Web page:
There was never any doubt that characters like the Skeksis and Mystics would require tremendous physical stamina. But even Henson himself admits, "There were days I could work 'inside' my Skeksis character, the High Priest (Ritual-Master), without noticing the weight. But if I was feeling the least bit tired or run down, it was as if a building had caved in on me."

Kathryn Mullen's problem had nothing to do with weight. Instead, as the Gelfling girl, Kira, she found that the cable controls - so successful for the massive Skeksis and metal-plated Garthim - inhibited the character's delicate expressions.

The answer was to refine the use of radio signals - employed by the Muppets in a limited way - to the sophisticated demands of The Dark Crystal. Robot "heads" were created for certain characters, including Kira, with remote-controlled servo-mechanisms implanted in the ears, eyelids, lips, and elsewhere, articulated from a nearby control panel. Lifelike fingers and toes were also radio-activated. A new element had thereby been added to the naturalism Henson first sought, an alchemy of acting, puppetry, and electronics.

As the cast grew, a need for highly specialized performers with talents in non-speaking roles was recognized. Sherry Amott had attended the London Mime Festival, where she was fascinated by the work of an acclaimed young Swiss, Jean-Pierre Amiel.

He joined The Dark Crystal troupe and, in turn, sent out a call for trained mimes, acrobats, and dancers. One hundred and fifty were interviewed, ninety auditioned, and ten were finally chosen to portray supporting Skeksis, Mystics, Garthim, and Landstriders.

("There is no 'central casting' for creatures from an imaginary world," Ms. Amott explains.)

Realized from Froud's sketches by sculptor and designer Fred Nihda, the Garthim were described as "evolutionary robots."

"A Garthim does not eat nor drink, so he has no heart, liver, kidneys or internal organs," Nihda says. "He is not man-created, nor is he human. He has no emotion save to kill and destroy. His eyes are fragments of the Crystal and serve as television monitors."

Physically, the Garthim were composed of 590 interlocking parts, mostly Styrofoam and fiberglass, which nonetheless weighed in at seventy pounds. Much of that weight was in their long, lethal tails, which tended to slow down even the most agile acrobat.

The tail unit was redesigned by Nihda so that it no longer dragged the ground, and the Garthim now became as dextrous as they were deadly.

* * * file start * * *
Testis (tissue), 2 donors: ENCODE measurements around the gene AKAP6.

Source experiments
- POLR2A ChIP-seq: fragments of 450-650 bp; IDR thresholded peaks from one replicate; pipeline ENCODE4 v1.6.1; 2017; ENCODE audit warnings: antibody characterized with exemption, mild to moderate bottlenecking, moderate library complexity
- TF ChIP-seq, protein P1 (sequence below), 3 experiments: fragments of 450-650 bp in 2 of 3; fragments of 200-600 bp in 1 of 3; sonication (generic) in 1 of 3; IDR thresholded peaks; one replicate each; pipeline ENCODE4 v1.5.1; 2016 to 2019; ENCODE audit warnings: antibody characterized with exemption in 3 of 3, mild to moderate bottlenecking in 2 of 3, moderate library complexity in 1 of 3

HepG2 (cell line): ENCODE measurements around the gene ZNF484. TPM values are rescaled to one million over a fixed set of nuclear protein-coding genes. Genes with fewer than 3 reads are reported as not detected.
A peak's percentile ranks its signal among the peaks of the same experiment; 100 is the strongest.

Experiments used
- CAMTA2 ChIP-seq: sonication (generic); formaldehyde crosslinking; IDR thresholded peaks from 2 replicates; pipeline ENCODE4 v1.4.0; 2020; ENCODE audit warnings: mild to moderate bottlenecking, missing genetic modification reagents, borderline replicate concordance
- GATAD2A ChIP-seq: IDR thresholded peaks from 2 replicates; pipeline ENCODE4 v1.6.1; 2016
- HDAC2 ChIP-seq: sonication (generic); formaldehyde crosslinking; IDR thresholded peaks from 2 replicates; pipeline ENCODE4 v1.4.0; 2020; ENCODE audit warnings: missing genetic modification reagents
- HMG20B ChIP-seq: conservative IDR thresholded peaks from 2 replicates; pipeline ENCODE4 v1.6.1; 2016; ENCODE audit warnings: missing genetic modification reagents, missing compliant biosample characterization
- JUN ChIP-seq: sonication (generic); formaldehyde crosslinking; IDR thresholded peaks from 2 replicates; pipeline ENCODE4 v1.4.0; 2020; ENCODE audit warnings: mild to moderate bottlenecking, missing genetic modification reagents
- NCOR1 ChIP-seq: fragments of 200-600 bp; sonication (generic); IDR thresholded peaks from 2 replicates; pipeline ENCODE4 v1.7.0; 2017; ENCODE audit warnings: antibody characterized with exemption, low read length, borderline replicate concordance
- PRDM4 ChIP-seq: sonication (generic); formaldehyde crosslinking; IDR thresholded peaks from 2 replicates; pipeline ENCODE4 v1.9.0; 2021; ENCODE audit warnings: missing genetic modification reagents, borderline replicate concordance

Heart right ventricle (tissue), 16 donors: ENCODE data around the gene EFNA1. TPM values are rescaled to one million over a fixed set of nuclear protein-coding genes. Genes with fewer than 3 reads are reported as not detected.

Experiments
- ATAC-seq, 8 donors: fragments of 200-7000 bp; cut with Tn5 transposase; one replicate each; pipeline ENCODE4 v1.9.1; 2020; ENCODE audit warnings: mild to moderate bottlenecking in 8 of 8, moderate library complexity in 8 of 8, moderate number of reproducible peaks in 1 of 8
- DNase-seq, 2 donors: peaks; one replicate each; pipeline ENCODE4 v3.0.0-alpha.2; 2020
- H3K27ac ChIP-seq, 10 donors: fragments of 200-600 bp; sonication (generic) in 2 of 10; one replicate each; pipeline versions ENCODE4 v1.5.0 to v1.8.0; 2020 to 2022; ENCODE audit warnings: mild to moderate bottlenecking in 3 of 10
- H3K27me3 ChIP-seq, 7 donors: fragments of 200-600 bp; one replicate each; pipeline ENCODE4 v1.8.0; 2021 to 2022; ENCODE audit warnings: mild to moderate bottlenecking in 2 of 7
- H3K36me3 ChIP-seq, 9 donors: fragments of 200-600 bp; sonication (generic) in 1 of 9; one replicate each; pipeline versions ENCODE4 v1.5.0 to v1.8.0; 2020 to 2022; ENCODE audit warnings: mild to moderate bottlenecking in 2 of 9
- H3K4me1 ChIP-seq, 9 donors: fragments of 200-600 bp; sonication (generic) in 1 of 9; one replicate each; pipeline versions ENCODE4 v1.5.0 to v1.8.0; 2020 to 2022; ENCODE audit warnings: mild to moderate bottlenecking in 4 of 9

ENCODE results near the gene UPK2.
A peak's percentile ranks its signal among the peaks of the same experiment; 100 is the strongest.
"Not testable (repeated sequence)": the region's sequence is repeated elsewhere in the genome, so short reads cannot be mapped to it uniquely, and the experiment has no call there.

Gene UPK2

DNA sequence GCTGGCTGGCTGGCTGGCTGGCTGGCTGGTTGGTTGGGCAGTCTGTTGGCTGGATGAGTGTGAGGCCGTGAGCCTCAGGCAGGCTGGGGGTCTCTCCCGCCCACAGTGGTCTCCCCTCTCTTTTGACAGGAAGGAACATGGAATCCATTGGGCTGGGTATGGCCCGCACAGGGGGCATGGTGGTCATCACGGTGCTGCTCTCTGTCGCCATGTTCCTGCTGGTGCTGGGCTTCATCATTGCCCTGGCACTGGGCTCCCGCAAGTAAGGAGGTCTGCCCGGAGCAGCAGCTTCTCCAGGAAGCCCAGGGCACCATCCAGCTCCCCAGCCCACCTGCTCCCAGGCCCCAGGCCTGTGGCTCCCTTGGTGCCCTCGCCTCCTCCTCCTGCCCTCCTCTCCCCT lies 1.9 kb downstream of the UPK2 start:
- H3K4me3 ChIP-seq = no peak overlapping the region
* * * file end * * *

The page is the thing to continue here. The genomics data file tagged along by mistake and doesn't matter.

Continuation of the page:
"Here we were, almost ready to begin filming, and these 'evolutionary robots' were still evolving," Nihda points out.

An equally dramatic change was made - at the eleventh hour - in the Landstriders. Genial beasts of burden with walrus moustaches, floppy ears, and giraffe legs, the Landstriders transport Jen and Kira on their quest - and risk their lives to fight the dreaded Garthim.

There was some uncertainty how (or if) they would work until Jean-Pierre Amiel discovered that one of his mimes was an expert stiltwalker. Soon, an Elstree rehearsal hall became the scene of odd gymnastic exercises in which acrobats walked doubled at the waist (as if to touch their toes) with four-foot stilts protruding from their arms and legs.

These artificial limbs were, in turn, covered with a smooth, yet textured tan skin, made from the stomach linings of cows. "Very messy," admits Valerie Charlton, who designed the creatures, "but the effect was terrific." Now, in addition to truckloads of Malaysian rubber, the production company was receiving regular shipments from a nearby slaughterhouse.

Not the least of the hazards for the Landstriders was the danger of stumbling or tripping, on four-foot stilts, and crashing to the floor. Invisible wires connected the performers to the ceiling so that in case of accident, they simply dangled in midair until a technician could rush to their rescue.

There was still, however, the problem of enabling the actors to relax between "takes" without removing the complex paraphernalia. That was solved with the invention of a singular "stool," a bicycle saddle perched atop a six-foot pylon, on which a performer could rest his weight.

Completing the technical wizardry was the use of a dual-camera system that simultaneously filmed the action and transmitted it to television monitors scattered throughout the studio. Performers, engulfed in fiberglass, latex foam, and other materials, could thus observe themselves on camera and make the necessary adjustments.

In the case of Frank Oz (and certain other actors), the technique became more personal. Hidden within Oz's elaborate rigging - as the Skeksis Chamberlain - was a miniature video screen on which he focused his real eyes while the character's artificial orbs, gleamed above, glowed with remote-controlled evil.

"I was like a pilot, flying on instruments," he explains.

Whether the blend of performing skills and technology would coalesce into a motion picture was still conjectural.

"Since nobody had ever made a movie this way, nothing was certain," explains Henson. "At least not until the end of the first day's shooting, set in the Valley of the Mystics."

In a break with tradition, the first week's rushes were screened at the Leicester Square Theatre, one of London's largest movie palaces. There, key members of the production unit assembled to watch the Mystics circle gather on a spectral Brian Froud plain.

The suspension of time and space that had begun five years before with a picture in a children's storybook ceased.

The world of The Dark Crystal had become a reality.

 

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This is an unofficial DARK CRYSTAL website.  THE DARK CRYSTAL, characters, names and related indicia are trademarks of The Jim Henson Company.  © 2001.  Artwork by Brian Froud.  Visit the official website at www.henson.com.